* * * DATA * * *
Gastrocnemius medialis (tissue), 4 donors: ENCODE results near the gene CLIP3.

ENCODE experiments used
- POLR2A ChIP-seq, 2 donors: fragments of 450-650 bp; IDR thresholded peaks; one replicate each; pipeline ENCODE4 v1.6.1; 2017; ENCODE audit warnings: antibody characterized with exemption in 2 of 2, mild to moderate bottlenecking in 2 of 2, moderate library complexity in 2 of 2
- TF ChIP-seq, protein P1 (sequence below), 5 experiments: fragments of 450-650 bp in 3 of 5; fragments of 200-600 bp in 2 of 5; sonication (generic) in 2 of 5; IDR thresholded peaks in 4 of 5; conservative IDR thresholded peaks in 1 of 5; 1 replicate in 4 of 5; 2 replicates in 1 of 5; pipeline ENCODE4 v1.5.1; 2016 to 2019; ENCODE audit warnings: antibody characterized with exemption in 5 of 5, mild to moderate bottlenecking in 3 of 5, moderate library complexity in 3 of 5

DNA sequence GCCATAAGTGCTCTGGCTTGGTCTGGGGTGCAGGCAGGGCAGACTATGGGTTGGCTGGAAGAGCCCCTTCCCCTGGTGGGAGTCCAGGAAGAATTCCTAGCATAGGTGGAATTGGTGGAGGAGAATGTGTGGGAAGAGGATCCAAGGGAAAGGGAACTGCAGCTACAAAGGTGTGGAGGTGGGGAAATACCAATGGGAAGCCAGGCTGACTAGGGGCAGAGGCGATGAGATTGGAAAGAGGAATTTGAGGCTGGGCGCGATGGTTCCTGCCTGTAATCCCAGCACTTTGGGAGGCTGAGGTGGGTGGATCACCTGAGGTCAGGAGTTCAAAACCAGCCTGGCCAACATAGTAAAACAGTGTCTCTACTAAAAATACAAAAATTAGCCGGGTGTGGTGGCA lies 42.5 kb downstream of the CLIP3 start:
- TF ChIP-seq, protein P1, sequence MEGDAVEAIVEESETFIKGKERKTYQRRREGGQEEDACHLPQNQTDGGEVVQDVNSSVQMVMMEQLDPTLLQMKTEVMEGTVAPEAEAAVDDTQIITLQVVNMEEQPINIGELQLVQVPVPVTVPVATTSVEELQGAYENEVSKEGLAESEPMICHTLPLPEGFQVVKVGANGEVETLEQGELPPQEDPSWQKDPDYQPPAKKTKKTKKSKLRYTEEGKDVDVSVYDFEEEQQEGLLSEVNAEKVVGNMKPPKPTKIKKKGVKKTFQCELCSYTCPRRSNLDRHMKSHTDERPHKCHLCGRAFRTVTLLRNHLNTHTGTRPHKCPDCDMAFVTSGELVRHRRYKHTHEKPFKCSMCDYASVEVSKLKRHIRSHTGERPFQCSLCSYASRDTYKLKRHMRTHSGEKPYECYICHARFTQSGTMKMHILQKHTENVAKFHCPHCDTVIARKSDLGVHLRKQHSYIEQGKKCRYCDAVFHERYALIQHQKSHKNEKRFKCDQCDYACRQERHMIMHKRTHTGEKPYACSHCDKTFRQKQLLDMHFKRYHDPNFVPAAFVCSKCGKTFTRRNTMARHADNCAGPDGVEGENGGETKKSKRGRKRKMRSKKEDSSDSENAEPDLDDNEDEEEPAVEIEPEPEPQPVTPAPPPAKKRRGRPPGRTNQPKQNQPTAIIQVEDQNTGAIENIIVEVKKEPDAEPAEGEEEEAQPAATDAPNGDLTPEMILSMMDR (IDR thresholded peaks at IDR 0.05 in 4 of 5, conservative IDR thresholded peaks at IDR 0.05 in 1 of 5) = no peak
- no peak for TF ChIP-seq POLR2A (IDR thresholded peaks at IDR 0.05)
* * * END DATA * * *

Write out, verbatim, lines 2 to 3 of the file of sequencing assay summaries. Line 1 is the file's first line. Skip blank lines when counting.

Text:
ENCODE experiments used
- POLR2A ChIP-seq, 2 donors: fragments of 450-650 bp; IDR thresholded peaks; one replicate each; pipeline ENCODE4 v1.6.1; 2017; ENCODE audit warnings: antibody characterized with exemption in 2 of 2, mild to moderate bottlenecking in 2 of 2, moderate library complexity in 2 of 2